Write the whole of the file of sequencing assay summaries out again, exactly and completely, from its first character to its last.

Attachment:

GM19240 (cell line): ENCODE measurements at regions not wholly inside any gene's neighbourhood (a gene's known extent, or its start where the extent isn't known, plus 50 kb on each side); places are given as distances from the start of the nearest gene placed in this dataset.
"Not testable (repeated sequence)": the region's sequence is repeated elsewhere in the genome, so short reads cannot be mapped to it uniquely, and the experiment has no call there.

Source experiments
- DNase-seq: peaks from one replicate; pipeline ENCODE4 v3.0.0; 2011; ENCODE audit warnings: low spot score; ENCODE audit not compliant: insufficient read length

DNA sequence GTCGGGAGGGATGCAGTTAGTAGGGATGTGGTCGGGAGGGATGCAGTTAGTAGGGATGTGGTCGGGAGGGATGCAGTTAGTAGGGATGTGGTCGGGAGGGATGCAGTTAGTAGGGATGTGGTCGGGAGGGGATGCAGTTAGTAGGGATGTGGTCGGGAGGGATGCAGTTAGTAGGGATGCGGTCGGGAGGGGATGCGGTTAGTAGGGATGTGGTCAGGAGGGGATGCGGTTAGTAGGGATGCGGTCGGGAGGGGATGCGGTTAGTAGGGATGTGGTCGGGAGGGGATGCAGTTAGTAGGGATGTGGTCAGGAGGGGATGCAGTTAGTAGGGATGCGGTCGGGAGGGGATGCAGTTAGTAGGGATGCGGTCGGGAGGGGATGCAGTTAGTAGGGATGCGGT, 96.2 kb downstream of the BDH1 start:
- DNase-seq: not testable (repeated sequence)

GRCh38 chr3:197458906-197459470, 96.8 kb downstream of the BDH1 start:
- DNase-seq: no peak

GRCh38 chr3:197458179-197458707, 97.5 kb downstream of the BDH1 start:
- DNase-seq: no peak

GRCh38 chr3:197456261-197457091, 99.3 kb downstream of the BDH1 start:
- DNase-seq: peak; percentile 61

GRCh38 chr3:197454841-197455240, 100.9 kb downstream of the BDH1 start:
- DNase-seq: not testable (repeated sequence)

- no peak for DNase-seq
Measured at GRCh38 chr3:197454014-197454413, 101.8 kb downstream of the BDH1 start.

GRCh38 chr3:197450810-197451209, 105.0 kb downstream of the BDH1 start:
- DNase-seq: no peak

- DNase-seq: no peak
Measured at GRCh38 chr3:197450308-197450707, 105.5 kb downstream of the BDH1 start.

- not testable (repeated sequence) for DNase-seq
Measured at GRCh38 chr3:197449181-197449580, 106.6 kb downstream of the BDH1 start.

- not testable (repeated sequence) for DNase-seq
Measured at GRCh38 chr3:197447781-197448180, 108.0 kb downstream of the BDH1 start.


GM19240 (cell line): ENCODE measurements at regions not wholly inside any gene's neighbourhood (a gene's known extent, or its start where the extent isn't known, plus 50 kb on each side); places are given as distances from the start of the nearest gene placed in this dataset.
"Not testable (repeated sequence)": the region's sequence is repeated elsewhere in the genome, so short reads cannot be mapped to it uniquely, and the experiment has no call there.

Source experiments
- DNase-seq: peaks from one replicate; pipeline ENCODE4 v3.0.0; 2011; ENCODE audit warnings: low spot score; ENCODE audit not compliant: insufficient read length

DNA sequence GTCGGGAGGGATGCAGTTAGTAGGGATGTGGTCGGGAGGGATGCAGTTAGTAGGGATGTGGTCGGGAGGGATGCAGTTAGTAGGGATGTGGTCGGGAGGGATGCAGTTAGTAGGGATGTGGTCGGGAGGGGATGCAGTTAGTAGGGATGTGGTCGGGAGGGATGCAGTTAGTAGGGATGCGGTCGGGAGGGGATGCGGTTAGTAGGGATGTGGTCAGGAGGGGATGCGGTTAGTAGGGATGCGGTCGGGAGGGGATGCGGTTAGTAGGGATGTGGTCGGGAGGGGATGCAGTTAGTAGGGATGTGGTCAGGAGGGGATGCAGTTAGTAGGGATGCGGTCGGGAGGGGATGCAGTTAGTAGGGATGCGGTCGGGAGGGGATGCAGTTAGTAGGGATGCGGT, 96.2 kb downstream of the BDH1 start:
- DNase-seq: not testable (repeated sequence)

GRCh38 chr3:197458906-197459470, 96.8 kb downstream of the BDH1 start:
- DNase-seq: no peak

GRCh38 chr3:197458179-197458707, 97.5 kb downstream of the BDH1 start:
- DNase-seq: no peak

GRCh38 chr3:197456261-197457091, 99.3 kb downstream of the BDH1 start:
- DNase-seq: peak; percentile 61

GRCh38 chr3:197454841-197455240, 100.9 kb downstream of the BDH1 start:
- DNase-seq: not testable (repeated sequence)

- no peak for DNase-seq
Measured at GRCh38 chr3:197454014-197454413, 101.8 kb downstream of the BDH1 start.

GRCh38 chr3:197450810-197451209, 105.0 kb downstream of the BDH1 start:
- DNase-seq: no peak

- DNase-seq: no peak
Measured at GRCh38 chr3:197450308-197450707, 105.5 kb downstream of the BDH1 start.

- not testable (repeated sequence) for DNase-seq
Measured at GRCh38 chr3:197449181-197449580, 106.6 kb downstream of the BDH1 start.

- not testable (repeated sequence) for DNase-seq
Measured at GRCh38 chr3:197447781-197448180, 108.0 kb downstream of the BDH1 start.